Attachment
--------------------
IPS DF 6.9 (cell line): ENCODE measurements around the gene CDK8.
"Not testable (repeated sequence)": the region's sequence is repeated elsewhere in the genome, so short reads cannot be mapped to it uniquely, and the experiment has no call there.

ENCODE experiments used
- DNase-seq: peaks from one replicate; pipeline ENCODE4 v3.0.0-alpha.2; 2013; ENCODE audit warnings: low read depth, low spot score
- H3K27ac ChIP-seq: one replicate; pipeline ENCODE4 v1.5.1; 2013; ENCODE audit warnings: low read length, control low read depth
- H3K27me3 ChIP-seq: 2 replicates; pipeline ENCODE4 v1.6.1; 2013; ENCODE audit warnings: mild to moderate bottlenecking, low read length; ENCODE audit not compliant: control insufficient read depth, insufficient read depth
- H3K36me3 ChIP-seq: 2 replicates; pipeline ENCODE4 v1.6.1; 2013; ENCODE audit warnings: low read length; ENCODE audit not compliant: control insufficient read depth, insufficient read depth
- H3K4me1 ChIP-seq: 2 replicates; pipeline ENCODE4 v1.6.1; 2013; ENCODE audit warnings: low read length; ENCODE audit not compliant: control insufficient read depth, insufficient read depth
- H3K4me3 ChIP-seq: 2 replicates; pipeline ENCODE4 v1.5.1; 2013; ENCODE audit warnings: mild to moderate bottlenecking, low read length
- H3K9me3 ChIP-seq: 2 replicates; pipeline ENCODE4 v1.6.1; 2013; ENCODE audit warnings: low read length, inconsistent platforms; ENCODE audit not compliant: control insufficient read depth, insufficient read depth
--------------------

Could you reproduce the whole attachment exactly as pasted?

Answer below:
IPS DF 6.9 (cell line): ENCODE measurements around the gene CDK8.
"Not testable (repeated sequence)": the region's sequence is repeated elsewhere in the genome, so short reads cannot be mapped to it uniquely, and the experiment has no call there.

ENCODE experiments used
- DNase-seq: peaks from one replicate; pipeline ENCODE4 v3.0.0-alpha.2; 2013; ENCODE audit warnings: low read depth, low spot score
- H3K27ac ChIP-seq: one replicate; pipeline ENCODE4 v1.5.1; 2013; ENCODE audit warnings: low read length, control low read depth
- H3K27me3 ChIP-seq: 2 replicates; pipeline ENCODE4 v1.6.1; 2013; ENCODE audit warnings: mild to moderate bottlenecking, low read length; ENCODE audit not compliant: control insufficient read depth, insufficient read depth
- H3K36me3 ChIP-seq: 2 replicates; pipeline ENCODE4 v1.6.1; 2013; ENCODE audit warnings: low read length; ENCODE audit not compliant: control insufficient read depth, insufficient read depth
- H3K4me1 ChIP-seq: 2 replicates; pipeline ENCODE4 v1.6.1; 2013; ENCODE audit warnings: low read length; ENCODE audit not compliant: control insufficient read depth, insufficient read depth
- H3K4me3 ChIP-seq: 2 replicates; pipeline ENCODE4 v1.5.1; 2013; ENCODE audit warnings: mild to moderate bottlenecking, low read length
- H3K9me3 ChIP-seq: 2 replicates; pipeline ENCODE4 v1.6.1; 2013; ENCODE audit warnings: low read length, inconsistent platforms; ENCODE audit not compliant: control insufficient read depth, insufficient read depth